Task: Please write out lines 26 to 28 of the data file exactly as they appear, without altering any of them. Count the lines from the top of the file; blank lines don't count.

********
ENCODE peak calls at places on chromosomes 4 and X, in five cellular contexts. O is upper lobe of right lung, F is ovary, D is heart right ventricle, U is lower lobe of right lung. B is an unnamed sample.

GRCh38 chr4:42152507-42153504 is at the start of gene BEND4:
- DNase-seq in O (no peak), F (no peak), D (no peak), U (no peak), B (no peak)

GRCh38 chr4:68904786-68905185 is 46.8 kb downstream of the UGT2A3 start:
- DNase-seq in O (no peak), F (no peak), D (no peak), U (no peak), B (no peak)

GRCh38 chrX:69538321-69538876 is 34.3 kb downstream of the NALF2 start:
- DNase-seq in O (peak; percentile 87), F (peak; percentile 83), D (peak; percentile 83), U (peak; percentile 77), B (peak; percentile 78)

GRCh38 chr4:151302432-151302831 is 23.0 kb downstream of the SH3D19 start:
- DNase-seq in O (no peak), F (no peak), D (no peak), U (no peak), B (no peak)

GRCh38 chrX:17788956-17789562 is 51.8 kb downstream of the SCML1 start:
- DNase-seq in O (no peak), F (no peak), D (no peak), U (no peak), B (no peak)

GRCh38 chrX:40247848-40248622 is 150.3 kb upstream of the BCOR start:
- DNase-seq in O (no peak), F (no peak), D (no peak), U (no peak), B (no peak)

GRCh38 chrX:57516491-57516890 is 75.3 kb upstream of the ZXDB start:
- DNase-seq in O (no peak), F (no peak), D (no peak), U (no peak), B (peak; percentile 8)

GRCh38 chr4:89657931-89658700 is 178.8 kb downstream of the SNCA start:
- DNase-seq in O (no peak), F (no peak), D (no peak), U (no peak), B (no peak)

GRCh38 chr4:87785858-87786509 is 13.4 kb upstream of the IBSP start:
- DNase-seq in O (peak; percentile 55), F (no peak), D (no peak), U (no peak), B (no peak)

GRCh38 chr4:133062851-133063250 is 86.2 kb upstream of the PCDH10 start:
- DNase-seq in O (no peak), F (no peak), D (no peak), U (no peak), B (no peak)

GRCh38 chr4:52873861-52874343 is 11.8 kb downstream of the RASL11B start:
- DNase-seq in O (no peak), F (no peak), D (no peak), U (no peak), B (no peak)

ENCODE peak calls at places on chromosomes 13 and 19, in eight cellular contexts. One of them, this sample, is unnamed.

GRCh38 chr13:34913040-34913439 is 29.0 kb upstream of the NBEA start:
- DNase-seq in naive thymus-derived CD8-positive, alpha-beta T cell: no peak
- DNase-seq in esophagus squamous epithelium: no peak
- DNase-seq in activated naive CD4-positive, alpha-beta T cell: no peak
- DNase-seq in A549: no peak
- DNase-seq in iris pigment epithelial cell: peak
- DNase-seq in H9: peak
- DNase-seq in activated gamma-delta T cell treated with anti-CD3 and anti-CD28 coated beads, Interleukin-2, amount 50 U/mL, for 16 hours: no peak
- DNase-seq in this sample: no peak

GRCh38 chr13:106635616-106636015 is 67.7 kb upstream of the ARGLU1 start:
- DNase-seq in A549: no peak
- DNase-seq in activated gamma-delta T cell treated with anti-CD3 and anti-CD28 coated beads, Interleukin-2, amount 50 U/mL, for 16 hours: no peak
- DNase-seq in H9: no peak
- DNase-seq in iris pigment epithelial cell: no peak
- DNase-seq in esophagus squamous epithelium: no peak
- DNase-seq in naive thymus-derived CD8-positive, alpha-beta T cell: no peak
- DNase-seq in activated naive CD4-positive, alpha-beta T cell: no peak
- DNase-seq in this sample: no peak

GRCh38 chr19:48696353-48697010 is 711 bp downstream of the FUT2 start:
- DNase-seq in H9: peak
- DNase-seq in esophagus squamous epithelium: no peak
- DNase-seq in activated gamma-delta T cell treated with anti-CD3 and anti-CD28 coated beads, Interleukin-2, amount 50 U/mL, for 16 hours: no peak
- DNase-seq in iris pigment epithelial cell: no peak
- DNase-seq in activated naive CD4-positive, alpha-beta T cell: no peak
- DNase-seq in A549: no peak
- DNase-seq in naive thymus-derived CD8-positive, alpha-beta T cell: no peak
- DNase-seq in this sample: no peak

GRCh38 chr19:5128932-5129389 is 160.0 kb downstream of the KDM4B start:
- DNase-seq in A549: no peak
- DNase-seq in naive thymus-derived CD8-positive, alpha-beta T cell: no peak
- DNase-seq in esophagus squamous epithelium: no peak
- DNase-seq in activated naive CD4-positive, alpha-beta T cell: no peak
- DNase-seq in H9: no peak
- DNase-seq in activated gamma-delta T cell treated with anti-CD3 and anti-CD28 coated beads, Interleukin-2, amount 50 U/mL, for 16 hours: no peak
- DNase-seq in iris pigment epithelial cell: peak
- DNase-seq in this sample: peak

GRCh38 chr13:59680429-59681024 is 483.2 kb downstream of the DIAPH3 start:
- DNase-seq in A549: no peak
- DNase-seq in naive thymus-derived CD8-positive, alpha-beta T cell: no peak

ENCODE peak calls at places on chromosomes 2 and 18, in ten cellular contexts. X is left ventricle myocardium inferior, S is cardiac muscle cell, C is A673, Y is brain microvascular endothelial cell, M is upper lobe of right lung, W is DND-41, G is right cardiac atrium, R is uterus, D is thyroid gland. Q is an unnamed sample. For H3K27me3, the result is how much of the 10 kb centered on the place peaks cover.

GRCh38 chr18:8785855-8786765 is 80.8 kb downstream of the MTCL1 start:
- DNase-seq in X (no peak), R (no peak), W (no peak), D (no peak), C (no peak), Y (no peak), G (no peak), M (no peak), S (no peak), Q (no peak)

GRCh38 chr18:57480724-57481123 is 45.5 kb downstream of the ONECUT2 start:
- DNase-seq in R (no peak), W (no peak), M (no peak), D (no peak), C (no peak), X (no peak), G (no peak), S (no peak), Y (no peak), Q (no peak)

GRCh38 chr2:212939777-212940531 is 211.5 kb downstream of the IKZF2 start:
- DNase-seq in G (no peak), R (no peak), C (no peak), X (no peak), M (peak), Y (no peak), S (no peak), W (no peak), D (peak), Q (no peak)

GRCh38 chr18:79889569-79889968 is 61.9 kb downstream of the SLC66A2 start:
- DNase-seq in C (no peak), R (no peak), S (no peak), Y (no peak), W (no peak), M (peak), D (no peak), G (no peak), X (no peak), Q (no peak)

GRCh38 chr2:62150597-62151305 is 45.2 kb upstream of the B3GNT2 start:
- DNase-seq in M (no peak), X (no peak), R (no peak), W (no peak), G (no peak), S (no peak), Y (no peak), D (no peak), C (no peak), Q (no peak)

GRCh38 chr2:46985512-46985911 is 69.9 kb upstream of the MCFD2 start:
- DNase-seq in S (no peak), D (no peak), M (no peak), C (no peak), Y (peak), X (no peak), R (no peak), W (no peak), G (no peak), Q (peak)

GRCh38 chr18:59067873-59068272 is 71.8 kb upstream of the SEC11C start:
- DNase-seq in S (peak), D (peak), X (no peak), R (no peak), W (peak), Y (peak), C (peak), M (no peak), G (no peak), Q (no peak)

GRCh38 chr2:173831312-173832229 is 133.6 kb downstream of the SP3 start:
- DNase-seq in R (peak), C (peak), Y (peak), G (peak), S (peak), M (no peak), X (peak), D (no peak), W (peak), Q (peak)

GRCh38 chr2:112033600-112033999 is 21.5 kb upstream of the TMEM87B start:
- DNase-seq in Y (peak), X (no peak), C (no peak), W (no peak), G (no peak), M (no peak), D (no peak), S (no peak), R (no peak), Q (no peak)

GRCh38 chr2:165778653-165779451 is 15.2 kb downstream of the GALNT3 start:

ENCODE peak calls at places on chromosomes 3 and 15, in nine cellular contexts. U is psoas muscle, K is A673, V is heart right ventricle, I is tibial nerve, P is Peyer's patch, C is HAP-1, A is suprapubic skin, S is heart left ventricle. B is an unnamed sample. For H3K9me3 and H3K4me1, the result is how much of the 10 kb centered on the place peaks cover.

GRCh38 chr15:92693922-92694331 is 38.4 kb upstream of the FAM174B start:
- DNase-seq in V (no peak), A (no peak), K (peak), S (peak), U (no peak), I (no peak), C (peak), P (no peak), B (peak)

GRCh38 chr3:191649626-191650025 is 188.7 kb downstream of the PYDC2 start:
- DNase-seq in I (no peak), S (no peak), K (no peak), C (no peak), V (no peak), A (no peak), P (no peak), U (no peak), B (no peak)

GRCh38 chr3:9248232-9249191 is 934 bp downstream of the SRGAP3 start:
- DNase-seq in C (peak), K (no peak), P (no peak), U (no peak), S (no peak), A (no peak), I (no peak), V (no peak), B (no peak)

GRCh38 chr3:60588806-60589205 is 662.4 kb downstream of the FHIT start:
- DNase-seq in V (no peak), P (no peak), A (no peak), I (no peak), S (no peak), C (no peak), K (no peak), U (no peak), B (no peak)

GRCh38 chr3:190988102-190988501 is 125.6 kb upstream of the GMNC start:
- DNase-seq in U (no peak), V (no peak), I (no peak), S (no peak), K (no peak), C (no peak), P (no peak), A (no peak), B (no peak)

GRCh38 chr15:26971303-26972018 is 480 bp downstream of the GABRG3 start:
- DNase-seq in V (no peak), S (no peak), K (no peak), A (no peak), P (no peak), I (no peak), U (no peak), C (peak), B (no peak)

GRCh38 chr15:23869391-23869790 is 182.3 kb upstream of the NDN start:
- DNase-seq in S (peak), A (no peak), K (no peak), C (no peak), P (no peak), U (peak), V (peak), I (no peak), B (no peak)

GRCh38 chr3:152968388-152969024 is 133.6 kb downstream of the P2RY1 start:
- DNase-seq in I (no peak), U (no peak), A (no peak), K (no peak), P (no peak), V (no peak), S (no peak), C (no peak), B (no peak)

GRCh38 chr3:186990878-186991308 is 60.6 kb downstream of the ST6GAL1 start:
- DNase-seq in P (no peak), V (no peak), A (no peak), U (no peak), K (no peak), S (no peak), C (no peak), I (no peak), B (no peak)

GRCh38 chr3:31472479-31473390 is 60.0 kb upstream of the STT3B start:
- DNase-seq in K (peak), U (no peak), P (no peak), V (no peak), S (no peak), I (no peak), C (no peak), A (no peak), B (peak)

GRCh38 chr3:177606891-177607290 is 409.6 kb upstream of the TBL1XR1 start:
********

- DNase-seq in naive thymus-derived CD8-positive, alpha-beta T cell: no peak
- DNase-seq in esophagus squamous epithelium: no peak
- DNase-seq in activated naive CD4-positive, alpha-beta T cell: no peak